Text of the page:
In 1998, Jeff Benedict and a one-time colleague of mine in Dallas, Don Yaeger, bound a bundle of numbers in a sheath of words and sold it to a publishing house.
The bookbinder titled it “Pros and Cons: The Criminals Who Play in the NFL.”
If the book didn’t create the image that professional football players are more likely to rape and pillage than the rest of society, it certainly confirmed a widespread public belief.
There was only one problem with the book: all the numbers weren’t quite true.
As Westfield State University criminal justice professor Christopher Kudlac noted in his 2010 study “Fair or Foul: Sports and Criminal Behavior in the United States,” when Benedict did a subsequent study with Carnegie Mellon criminologist Alfred Blumstein comparing the criminal violence of NFL players with the general population, he discovered that, in fact, NFL players have a lower rate of violence than the general population.
But in the maelstrom the media unleashed upon the NFL and its players in the wake of a hotel security camera video that caught Baltimore star running back Ray Rice last February rendering his then fiancée Janay Rice unconscious with a single punch to her head, the reporting has renewed that old canard about football players — and without context.
The new polling service Vox Populi reported Saturday that it found a majority of Americans believe the NFL has a widespread epidemic of domestic violence problems, including 70 percent of people who identified themselves as NFL fans and 73 percent who are women.
A college classmate and friend of mine, USA Today sports columnist Christine Brennan, commented during a PBS NewsHour segment we shared that the NFL was “full of Ray Rices.”
There is only one problem with these perceptions: still, the numbers don’t bear them out.
Indeed, at the end of July, a week after the NFL initially suspended Rice for the first two games of the 2014 season for slugging the woman who married him nonetheless, a researcher for Nate Silver’s FiveThirtyEight website wrote a piece on the violent criminality of NFL players that echoed that of Benedict and Yaeger 16 years ago.
But there was one caveat: Benjamin Morris’s statistical analysis was rife with the refrain of a qualifier. It read, one way or another, “…NFL players have much lower arrest rates than average.”
The good news about the FiveThirtyEight story is that it was tempered with that caution. The bad news about the kind of attention most of the media has been apoplectic about concerning Rice – and two other players arrested (one of whom also has been convicted) for domestic violence since Rice’s arrest in February – is that it has been without context. As a result, we in the media – the sports media in particular – have perpetuated a stereotype that football players are more prone towards violent expressions of misogyny than the rest of us. Given that two-thirds of NFL players are, like Rice, black, the reporting also plays down to the narrative of the black athlete as villain.
What is particularly pernicious, however, about much of our reporting and opining about the implications of the Rice case is that the laser focus on the NFL and its players does a disservice to what is a broad campaign to stamp out domestic violence.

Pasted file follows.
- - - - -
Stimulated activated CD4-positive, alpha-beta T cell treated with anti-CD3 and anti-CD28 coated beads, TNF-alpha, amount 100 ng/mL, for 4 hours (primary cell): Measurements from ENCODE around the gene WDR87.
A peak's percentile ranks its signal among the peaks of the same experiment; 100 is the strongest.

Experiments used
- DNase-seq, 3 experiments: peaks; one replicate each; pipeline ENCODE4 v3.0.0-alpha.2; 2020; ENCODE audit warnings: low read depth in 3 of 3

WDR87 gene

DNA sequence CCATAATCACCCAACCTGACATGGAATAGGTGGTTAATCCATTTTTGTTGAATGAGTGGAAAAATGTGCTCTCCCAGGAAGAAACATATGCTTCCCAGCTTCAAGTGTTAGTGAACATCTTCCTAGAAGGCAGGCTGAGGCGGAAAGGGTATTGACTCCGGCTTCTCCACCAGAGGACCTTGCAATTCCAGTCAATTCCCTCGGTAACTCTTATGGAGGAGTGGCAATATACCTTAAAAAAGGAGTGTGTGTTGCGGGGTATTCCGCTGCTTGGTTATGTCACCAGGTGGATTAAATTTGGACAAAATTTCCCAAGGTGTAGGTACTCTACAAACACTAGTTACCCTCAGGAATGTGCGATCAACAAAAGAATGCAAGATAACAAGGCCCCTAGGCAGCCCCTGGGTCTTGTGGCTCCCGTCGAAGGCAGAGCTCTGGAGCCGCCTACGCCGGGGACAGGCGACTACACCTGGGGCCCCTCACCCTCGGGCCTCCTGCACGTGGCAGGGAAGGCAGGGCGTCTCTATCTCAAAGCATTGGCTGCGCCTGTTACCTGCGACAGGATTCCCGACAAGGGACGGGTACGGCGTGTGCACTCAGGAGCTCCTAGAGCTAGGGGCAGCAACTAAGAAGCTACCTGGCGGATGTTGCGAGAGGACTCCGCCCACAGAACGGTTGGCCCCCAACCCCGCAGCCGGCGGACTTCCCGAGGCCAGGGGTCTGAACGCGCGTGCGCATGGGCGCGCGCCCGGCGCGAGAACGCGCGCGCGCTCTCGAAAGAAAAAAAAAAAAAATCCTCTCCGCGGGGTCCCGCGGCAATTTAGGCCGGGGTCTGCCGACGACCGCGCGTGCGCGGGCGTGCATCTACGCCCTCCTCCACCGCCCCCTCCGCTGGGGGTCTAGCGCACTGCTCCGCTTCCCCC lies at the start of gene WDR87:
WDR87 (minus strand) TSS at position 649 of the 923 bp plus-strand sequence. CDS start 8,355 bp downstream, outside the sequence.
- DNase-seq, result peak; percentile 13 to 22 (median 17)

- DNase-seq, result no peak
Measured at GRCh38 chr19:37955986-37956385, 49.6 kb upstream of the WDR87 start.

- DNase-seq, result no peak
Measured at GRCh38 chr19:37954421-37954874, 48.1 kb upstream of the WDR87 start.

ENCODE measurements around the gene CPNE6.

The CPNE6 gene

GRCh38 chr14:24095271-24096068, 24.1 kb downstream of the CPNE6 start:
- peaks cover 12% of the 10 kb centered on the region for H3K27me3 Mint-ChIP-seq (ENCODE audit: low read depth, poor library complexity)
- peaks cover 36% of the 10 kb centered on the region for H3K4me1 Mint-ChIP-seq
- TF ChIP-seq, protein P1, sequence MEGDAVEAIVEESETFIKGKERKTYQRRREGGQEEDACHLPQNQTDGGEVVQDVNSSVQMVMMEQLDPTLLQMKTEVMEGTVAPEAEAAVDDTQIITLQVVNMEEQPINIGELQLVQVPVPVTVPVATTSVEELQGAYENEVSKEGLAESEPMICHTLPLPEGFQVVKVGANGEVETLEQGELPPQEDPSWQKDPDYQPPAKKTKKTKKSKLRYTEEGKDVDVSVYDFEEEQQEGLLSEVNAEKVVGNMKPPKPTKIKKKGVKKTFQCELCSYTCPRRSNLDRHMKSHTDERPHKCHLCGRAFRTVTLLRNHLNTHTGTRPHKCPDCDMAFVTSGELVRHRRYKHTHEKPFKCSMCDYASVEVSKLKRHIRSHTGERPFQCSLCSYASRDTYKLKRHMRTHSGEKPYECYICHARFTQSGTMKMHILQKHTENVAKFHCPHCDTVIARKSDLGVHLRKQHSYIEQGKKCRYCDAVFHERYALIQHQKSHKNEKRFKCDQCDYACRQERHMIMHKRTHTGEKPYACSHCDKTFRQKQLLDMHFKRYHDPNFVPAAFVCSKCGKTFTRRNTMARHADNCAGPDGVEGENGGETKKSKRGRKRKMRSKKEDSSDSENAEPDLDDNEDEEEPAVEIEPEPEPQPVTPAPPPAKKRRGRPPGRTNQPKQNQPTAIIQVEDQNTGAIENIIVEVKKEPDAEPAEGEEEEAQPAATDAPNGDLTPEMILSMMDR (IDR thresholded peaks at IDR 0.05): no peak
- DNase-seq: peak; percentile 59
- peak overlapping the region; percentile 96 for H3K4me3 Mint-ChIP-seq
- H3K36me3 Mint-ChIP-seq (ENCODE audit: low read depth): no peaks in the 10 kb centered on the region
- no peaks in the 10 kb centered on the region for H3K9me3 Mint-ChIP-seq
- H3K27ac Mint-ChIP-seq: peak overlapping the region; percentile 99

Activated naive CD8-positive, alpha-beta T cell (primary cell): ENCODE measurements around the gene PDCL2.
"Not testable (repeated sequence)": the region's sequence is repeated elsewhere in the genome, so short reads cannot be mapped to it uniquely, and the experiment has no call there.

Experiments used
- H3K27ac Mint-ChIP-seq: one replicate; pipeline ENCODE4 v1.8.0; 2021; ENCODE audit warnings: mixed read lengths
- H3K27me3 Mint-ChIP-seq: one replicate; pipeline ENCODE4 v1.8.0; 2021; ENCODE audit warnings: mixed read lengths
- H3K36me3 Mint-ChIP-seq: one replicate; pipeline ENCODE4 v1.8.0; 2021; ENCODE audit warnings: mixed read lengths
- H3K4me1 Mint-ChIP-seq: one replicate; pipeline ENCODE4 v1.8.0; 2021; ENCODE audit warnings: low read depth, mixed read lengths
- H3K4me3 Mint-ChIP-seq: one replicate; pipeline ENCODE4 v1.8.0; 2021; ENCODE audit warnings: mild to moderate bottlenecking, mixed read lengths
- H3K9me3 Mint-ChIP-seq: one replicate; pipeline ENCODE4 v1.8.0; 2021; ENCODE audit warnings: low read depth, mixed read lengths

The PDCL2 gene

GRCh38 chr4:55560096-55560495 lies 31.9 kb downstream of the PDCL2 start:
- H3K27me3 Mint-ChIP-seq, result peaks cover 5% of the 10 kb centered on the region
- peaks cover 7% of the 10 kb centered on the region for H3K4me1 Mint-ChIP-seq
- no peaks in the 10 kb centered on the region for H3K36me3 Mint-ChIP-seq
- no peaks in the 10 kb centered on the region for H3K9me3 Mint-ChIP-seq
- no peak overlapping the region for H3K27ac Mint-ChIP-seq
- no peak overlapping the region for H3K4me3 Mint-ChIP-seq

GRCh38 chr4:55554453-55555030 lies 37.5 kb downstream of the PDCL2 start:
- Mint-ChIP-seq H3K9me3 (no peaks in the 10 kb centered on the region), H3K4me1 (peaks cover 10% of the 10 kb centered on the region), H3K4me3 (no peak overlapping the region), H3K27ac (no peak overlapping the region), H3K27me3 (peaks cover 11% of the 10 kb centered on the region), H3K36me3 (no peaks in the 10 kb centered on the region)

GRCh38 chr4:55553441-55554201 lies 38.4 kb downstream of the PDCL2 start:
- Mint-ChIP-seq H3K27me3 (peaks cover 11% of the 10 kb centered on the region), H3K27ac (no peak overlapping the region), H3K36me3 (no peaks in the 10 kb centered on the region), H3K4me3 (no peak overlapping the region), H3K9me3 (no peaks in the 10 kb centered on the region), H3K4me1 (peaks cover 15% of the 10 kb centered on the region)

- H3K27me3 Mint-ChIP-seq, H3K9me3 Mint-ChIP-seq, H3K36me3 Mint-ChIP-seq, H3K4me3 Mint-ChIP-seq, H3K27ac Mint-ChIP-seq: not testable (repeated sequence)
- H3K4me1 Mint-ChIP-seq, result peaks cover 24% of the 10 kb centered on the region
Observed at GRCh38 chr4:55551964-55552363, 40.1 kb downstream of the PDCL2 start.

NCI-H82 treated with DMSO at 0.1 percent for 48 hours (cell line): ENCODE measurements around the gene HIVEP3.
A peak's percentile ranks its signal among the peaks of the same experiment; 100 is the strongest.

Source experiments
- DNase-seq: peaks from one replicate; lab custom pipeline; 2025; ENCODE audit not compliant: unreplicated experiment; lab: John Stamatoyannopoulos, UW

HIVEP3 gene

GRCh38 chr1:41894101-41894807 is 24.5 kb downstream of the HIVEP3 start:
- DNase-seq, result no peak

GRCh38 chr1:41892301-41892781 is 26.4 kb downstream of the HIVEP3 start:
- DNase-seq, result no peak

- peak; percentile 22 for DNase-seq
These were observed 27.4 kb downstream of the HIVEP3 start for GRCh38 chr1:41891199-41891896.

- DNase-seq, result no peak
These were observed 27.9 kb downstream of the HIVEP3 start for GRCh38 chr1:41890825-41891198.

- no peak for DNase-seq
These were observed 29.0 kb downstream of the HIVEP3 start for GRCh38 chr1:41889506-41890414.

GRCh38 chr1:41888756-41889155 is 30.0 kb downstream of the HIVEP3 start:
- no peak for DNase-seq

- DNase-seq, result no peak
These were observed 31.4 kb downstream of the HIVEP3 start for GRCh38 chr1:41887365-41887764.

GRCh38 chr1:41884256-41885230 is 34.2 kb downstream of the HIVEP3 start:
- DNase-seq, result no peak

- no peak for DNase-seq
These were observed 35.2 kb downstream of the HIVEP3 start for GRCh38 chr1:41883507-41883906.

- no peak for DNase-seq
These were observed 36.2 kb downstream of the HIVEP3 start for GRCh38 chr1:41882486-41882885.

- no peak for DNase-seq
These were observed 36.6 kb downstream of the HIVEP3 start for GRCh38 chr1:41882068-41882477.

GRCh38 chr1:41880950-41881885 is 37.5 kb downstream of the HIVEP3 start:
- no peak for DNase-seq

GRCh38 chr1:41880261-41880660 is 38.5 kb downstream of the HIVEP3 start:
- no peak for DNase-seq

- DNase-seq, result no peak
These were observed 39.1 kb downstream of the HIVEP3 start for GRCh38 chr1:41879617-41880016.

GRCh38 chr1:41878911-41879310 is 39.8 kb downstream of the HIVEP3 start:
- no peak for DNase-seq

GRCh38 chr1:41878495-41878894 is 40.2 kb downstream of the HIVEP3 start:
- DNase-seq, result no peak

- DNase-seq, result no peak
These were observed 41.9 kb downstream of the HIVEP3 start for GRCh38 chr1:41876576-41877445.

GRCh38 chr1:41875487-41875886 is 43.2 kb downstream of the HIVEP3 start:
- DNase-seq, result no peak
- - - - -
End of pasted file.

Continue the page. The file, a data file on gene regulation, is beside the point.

“Domestic violence doesn’t know any income level or any particular profession,” Laurie MacDonald, president and CEO of the Center for Victims in Pittsburgh, pointed out last Friday on an edition of NPR’s On Point Radio; I was a guest as well.
“I’ve seen heart surgeons, I’ve seen unemployed mill workers, all sorts of people commit violent acts against women,” she said.
“The Rice family…unfortunately became the family that shined the light on domestic violence in this country, which needed to be done, and I think in many cases, the system fails. The NFL does not have a prosecutorial arm.”
MacDonald pointed to a recent announcement from a bipartisan group of 16 female senators arguing that the NFL shouldn’t allow abusers of women to have a second chance at playing football as evidence of how reporting on Rice has led efforts against domestic violence astray.
“The female senators came out and said, ‘We want a zero tolerance policy; the NFL should have a zero tolerance policy,’” MacDonald said. “Well, you know, I think it’s more important to find out why people batter.”
But we have a collective appetite to find someone to blame and suffer our retribution and he has become NFL commissioner Roger Goodell and some of his league’s players.
We never reacted with so much condemnation of corporate America after RadiumOne CEO Gurbaksh Chalal was fired earlier this year after being charged and convicted of hitting his girlfriend 117 times in an attack also captured on video. We were never so exercised over our legislative bodies after the estranged wife of Rep. Alan Grayson, D-Fla., gained a temporary protective injunction against Grayson after she accused him of pushing her against a door during a confrontation at their home, causing her to fall and be injured.
The truth is that whatever domestic violence problem the NFL has is more reflective of society than it is anomalous. Due to much of our reporting, however, that fact has been lost on much of the public.